01 Sep In the Studio: Adrian Arleo
Adrian Arleo’s studio walls are a thin membrane between her workspace and the 12 acres in Lolo, Montana, where she lives with her husband and two children. It is an inclusive environment where creatures come and go whether she likes it or not. Starlings nest in the eaves, slathering the wood siding with guano “murals”; mice visit while she works; her horses look in through the window; and once a hummingbird flew in and rested on the branches of her work-in-progress. “I took it as a good omen,” she says.
Arleo has always been at home in the natural world, and the window sills in her studio are bejeweled with things she’s found on her land and beyond — beehives, honeycombs, nests, stones, twigs, shells, coral — bits of nature that inspire her textures, her sculpture narratives. As Arleo puts it, her studio has become “kind of a living structure.”
Her workspace then, is as much about her horse barn, her chicken coop and her land situated at the base of the Selway Bitterroot Wilderness, Lolo Creek running through, as it is about the structure itself. “I find the nesting and nurturing instincts of wild creatures to be a powerful, creative role model. It also reassures me that creation knows exactly what it’s doing, even when human beings seem not to.”
This makes sense when you look at her work — because the natural world lives in it, as it does in her “studio.” Her sculptures are in a state of metamorphosis — honeycomb-textured feet emerging from beehive wombs, women’s viney rib cages housing roosting birds, fingers turning to twigs, human heads growing branches, birds with human hands and faces. “I think that a lot of what is behind my work — the context for it, is this urge to remind myself and others that we are all one intertwined being. And very much interdependent beings,” says Arleo.
When she and her husband, writer David James Duncan, moved to Lolo from Oregon in 1993, the property contained a log home and an adjacent outbuilding (now her studio), used by its past owners as a woodshop, storage space and gun machine shop. At that time, planning a major future remodel, she made some changes to the studio, putting in another big window, heat, water, counters and a standard oval electric kiln. But her love for horses eventually eclipsed that remodeling plan and she built a barn instead.
In no way is her workplace a hymn to itself, but rather an unpretentious nest of creation, almost barebones — a place to start clean and raw, and which gets out of the way of her process. The work that emerges is rich in narrative, suggesting the psychological, emotional and spiritual, but while each piece feels deeply personal — as if we’re at her window, not just looking into her studio, but into her interior world — they still invite us to our own interpretation. “I like the work to speak for itself, and for people to have their own experience with it.”
Her process begins with a rough sketch, after which she extrudes one-inch diameter clay coils, rolling them out to compress the stretched clay. She then builds her figures, coil by coil, rather than working in slabs, which she finds more like woodworking and more restrictive. “For me, the coils create a looser form, with fewer preconceptions,” says Arleo.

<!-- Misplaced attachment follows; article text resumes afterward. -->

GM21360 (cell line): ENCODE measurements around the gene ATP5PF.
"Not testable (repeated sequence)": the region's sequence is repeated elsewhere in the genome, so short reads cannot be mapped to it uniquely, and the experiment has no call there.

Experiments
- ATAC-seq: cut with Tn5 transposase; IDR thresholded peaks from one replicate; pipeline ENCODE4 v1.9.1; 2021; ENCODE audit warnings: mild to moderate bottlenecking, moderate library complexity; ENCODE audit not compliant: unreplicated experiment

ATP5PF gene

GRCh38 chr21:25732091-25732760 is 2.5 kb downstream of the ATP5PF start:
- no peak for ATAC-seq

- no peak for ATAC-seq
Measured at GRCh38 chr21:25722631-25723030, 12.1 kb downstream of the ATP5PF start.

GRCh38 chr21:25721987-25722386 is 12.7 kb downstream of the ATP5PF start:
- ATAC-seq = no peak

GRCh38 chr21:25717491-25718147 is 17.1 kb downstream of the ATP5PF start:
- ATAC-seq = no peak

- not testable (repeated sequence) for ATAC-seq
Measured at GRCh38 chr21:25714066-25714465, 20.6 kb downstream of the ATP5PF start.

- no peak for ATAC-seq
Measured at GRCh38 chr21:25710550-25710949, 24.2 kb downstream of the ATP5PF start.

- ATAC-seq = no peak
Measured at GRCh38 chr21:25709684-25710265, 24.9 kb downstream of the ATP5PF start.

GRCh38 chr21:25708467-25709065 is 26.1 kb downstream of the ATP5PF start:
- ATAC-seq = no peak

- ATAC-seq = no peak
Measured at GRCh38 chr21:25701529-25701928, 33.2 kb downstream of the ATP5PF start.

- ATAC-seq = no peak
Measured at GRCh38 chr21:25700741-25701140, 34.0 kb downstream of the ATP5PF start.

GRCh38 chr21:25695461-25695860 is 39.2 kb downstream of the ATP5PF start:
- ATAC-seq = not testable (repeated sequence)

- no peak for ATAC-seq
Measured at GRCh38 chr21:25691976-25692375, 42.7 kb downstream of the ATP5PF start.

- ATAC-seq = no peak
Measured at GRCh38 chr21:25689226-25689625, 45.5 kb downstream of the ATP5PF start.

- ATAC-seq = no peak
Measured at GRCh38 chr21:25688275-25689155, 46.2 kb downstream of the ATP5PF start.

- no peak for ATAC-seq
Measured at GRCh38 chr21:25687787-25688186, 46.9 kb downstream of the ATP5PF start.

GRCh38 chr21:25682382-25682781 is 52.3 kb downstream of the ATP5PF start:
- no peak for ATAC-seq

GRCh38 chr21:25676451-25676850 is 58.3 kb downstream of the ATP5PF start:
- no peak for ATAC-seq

The result is bewitching. Her sculptures seem alive and intimately so, like we’ve stumbled upon them in the woods in some sort of spell of transformation, “perhaps as we ourselves are transformed in our fantasies, intuitions and dreams.” Her figures are recognizable, but not so representational that we feel the need to label or define them. The looseness of her style allows for an immediate empathy that both looms and sings somewhere between the dark depths of pathos and the light layers of stillness.
Over the years, her figures’ eyes have gone from closed, to downwardly tilted, to wide open and head on. When asked about this she says, “Eyes are a tricky thing. In graduate school, I didn’t want the focus to be on the eyes but rather to show the figure experiencing something internally — not necessarily trying to connect with the external world.” But it was in the 1990s that the eyes got more defined, however still closed or downcast, “and then in the last few years, the lids started to lift, the eyes gazing out.”
She attributes this to her own personal maturity as a woman and mother, but also to the powers of nature that have connected her to her life in Montana, and which are all around her as she works.
“I never want to be on a soap box, but when I’m in my studio privately working, what’s coming up is this feeling of wanting a more overt connection — in a more direct way.” Adrian Arleo’s sculptures are living trajectories that take form in the interior world of her studio, and reach out to her land, past artist, past horses; all of them in a transformational and edgy riff of interdependence.
Laura A. Munson lives with her family in Whitefish, Montana, where she writes novels, short stories, personal essays, and magazine articles. To date her work has been published in Western Art & Architecture, Big Sky Journal, The Sun, Northern Lights Review, Mars Hill Review, Camas, Montana Magazine, and others.